Another study reported vaginitis, weight gain, joint problems, and thromboembolic problems. In a study investigating the role of palbociclib–fulvestrant in hormone-positive advanced breast carcinoma, various hematological side effects were reported, which included neutropenia, thrombocytopenia, anemia, and leukemia . Vulvovaginal dryness, pelvic pain, and vasomotor symptoms were observations in yet another study. All these side effects are comparable to the previously used endocrine medications such as anastrozole for the treatment of breast cancer.
Fulvestrant is contraindicated in women who are pregnant or are breastfeeding. It is also associated with an increased bleeding risk in patients who have a clotting disorder and hence is not indicated in these patients. Low platelet count and liver diseases are also contraindications if present in any patient.
The monitoring of blood levels of fulvestrant is not indicated in most patients because, in its usual dosage, it is not known to cause significant adverse effects. No dose adjustment in renal or hepatic impairment is required, and it does not interact with cytochrome 3A4. Regardless, efforts need to be put in this subject to find out the exact therapeutic index and the toxic dose of the medicine so that clinicians may have a sound protocol to administer the drug, even on a trial basis.
An overdose of fulvestrant is not overly likely as its administration must be by a healthcare practitioner. Thus the toxicity that results from the overdose of fulvestrant has not been reported in studies. However, more research is necessary regarding the development of a protocol in case such an event occurs.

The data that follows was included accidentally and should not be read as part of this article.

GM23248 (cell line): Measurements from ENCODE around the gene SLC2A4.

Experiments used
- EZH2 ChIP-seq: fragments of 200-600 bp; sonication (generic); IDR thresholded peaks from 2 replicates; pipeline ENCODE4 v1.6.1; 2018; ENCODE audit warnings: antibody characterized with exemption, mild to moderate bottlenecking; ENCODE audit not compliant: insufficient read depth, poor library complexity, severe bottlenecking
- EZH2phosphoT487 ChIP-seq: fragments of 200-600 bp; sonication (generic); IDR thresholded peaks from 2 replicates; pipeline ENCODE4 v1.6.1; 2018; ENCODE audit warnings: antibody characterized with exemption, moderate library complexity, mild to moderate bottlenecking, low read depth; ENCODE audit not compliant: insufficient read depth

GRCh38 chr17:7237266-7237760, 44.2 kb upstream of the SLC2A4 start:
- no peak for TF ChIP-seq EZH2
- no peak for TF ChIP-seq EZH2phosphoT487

Breast cancer is the most common type of carcinoma in women (aside from skin cancers). Fulvestrant is one of the many medications employed in the treatment of breast carcinoma. All patients of breast cancer should be tested for hormone positivity to determine the role of endocrine therapy in their management. A team of healthcare professionals, which includes nurses, lab technologists, pharmacists, and physicians belonging to all related specialties, should coordinate and formulate the best treatment course appropriate for the stage of this type of cancer.
Interprofessional communication and care coordination will ensure an improvement in patient outcomes and hence should be encouraged and optimized. An essential aspect of the management of breast cancer is the selection of appropriate treatment modalities; this can be by physicians working with other healthcare providers to determine the receptor positivities of the particular tumor. In any case, all patients should receive counseling regarding the clinical benefit and possible toxicities of any medication that the healthcare team deems suitable.
Multiple trials investigating the effect of fulvestrant in combination with other drugs in patients with hormone-positive breast carcinoma have shown promising results. There is evidence that the 500 mg dose is superior to the 250 mg dose used previously. However, more research is necessary to clarify these dosing parameters. The adverse effects reported are consistent with the side effects observed previously with other endocrine medications. Thus, the efficacy and safety of fulvestrant are well established. [Level 1]